U.S. Sen. David Vitter (R-La.), top Republican on the Environment and Public Works Committee, along with Sen. John Barrasso (R-Wyo.), Sen. Mike Enzi (R-Wyo.), and Rep. Cynthia Lummis (R-Wyo.), sent a letter to Nancy Stoner, Acting Assistant Administrator for Water at the U.S. Environmental Protection Agency (EPA), requesting clarification of the purpose behind the Agency's compliance order for a private landowner in Wyoming, threatening penalties calculated to reach an estimated $187,500 per day.

"In one month's time, the Wyoming landowner could be liable for more than $5.5 million in penalties. Given the Agency's announcement last week to expand the jurisdictional limits of the Clean Water Act, EPA could easily use the proposed rule to bankrupt small landowners for something as simple as building a pond or ditch anywhere near a wetland or stream," wrote the Members. "We fear now that our original penalties assessment may have been quite conservative, and that the proposed rule will only enhance the ability of EPA and its environmental allies to subject landowners to endless and costly litigation."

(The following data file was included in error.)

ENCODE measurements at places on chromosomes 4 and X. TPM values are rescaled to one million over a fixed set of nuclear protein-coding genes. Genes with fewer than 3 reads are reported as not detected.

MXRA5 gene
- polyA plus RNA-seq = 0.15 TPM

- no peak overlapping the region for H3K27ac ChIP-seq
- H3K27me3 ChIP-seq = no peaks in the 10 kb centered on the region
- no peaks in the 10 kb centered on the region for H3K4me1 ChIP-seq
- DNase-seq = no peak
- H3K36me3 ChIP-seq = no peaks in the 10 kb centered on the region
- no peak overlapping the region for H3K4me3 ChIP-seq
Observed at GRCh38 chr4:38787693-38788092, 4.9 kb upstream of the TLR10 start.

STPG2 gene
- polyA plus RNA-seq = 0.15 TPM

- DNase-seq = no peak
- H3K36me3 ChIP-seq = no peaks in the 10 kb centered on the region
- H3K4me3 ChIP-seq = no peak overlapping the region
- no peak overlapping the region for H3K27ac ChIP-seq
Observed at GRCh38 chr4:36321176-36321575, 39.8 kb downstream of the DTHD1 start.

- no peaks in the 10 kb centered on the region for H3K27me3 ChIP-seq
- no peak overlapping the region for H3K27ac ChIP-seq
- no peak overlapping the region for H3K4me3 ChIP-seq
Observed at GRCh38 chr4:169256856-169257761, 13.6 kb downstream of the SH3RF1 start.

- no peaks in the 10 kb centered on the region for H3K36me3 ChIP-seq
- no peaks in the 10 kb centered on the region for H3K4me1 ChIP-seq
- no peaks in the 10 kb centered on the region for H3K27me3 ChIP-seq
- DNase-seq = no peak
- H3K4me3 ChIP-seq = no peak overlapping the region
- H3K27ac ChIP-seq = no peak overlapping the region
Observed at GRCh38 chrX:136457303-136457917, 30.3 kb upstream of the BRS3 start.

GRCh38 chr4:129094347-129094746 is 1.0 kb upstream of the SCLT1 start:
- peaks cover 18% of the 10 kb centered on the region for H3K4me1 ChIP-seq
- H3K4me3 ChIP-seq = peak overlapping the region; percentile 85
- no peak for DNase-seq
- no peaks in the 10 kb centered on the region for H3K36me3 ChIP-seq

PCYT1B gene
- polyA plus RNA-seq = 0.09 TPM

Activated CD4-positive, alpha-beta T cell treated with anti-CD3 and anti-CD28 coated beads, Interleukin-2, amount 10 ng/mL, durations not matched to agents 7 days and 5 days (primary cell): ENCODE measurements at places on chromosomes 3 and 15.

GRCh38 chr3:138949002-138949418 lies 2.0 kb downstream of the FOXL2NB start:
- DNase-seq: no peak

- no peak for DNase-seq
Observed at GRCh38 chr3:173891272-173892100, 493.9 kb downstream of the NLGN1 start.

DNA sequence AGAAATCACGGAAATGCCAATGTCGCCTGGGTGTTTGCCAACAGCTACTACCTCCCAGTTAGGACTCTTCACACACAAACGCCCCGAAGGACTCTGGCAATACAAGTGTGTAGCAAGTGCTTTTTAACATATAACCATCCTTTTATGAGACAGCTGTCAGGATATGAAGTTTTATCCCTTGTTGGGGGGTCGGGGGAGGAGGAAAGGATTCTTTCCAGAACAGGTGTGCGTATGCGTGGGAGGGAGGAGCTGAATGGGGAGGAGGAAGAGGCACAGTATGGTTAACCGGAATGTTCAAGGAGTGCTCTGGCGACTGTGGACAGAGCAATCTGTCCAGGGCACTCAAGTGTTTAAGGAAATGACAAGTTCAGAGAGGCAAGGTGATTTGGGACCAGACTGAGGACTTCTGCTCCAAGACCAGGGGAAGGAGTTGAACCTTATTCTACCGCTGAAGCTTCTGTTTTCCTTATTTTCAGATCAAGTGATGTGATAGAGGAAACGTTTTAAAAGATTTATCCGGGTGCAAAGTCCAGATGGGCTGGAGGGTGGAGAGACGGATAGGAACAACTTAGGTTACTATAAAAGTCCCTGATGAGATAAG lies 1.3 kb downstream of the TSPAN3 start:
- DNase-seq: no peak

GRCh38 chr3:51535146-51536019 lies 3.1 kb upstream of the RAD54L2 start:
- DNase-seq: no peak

Last week, EPA announced the Waters of the United States (WOTUS) rulemaking, which could significantly expand federal authority over streams, ditches, ponds, and other local waterbodies - many of which are located on private property throughout the U.S. Click here to read more. Prior to the EPA's rulemaking, Sens. Vitter, Barrasso, and Enzi sent a letter stating their concerns with EPA's Region 8 administrative compliance order for a Wyoming landowner, foreshadowing what could happen to private landowners across the country. Today's letter follows up on the Senators' March 12, 2014 request. Click here to read more.

Click here to read today's letter.